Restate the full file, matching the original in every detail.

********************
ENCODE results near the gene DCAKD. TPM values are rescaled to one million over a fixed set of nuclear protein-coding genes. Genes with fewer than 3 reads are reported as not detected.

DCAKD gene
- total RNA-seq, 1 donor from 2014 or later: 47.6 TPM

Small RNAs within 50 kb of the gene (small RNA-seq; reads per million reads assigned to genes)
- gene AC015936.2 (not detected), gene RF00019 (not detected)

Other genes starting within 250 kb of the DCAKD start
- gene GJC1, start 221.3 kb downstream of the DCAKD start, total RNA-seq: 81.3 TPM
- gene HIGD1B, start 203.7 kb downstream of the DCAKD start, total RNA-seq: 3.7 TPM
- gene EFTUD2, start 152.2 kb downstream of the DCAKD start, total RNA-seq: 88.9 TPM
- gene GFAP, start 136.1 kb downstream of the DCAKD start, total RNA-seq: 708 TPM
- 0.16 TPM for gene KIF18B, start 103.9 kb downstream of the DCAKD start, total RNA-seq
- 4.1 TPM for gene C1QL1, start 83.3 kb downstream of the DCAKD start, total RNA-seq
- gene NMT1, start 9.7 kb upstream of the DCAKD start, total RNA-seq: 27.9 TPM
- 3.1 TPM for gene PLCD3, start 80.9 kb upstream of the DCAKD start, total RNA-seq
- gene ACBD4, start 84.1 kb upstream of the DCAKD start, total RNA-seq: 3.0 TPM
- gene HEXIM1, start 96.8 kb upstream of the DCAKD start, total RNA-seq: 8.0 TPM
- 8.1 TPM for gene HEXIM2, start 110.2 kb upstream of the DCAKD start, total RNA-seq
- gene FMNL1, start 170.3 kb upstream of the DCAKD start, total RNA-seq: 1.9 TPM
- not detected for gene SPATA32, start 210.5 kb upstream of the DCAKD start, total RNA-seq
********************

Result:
ENCODE results near the gene DCAKD. TPM values are rescaled to one million over a fixed set of nuclear protein-coding genes. Genes with fewer than 3 reads are reported as not detected.

DCAKD gene
- total RNA-seq, 1 donor from 2014 or later: 47.6 TPM

Small RNAs within 50 kb of the gene (small RNA-seq; reads per million reads assigned to genes)
- gene AC015936.2 (not detected), gene RF00019 (not detected)

Other genes starting within 250 kb of the DCAKD start
- gene GJC1, start 221.3 kb downstream of the DCAKD start, total RNA-seq: 81.3 TPM
- gene HIGD1B, start 203.7 kb downstream of the DCAKD start, total RNA-seq: 3.7 TPM
- gene EFTUD2, start 152.2 kb downstream of the DCAKD start, total RNA-seq: 88.9 TPM
- gene GFAP, start 136.1 kb downstream of the DCAKD start, total RNA-seq: 708 TPM
- 0.16 TPM for gene KIF18B, start 103.9 kb downstream of the DCAKD start, total RNA-seq
- 4.1 TPM for gene C1QL1, start 83.3 kb downstream of the DCAKD start, total RNA-seq
- gene NMT1, start 9.7 kb upstream of the DCAKD start, total RNA-seq: 27.9 TPM
- 3.1 TPM for gene PLCD3, start 80.9 kb upstream of the DCAKD start, total RNA-seq
- gene ACBD4, start 84.1 kb upstream of the DCAKD start, total RNA-seq: 3.0 TPM
- gene HEXIM1, start 96.8 kb upstream of the DCAKD start, total RNA-seq: 8.0 TPM
- 8.1 TPM for gene HEXIM2, start 110.2 kb upstream of the DCAKD start, total RNA-seq
- gene FMNL1, start 170.3 kb upstream of the DCAKD start, total RNA-seq: 1.9 TPM
- not detected for gene SPATA32, start 210.5 kb upstream of the DCAKD start, total RNA-seq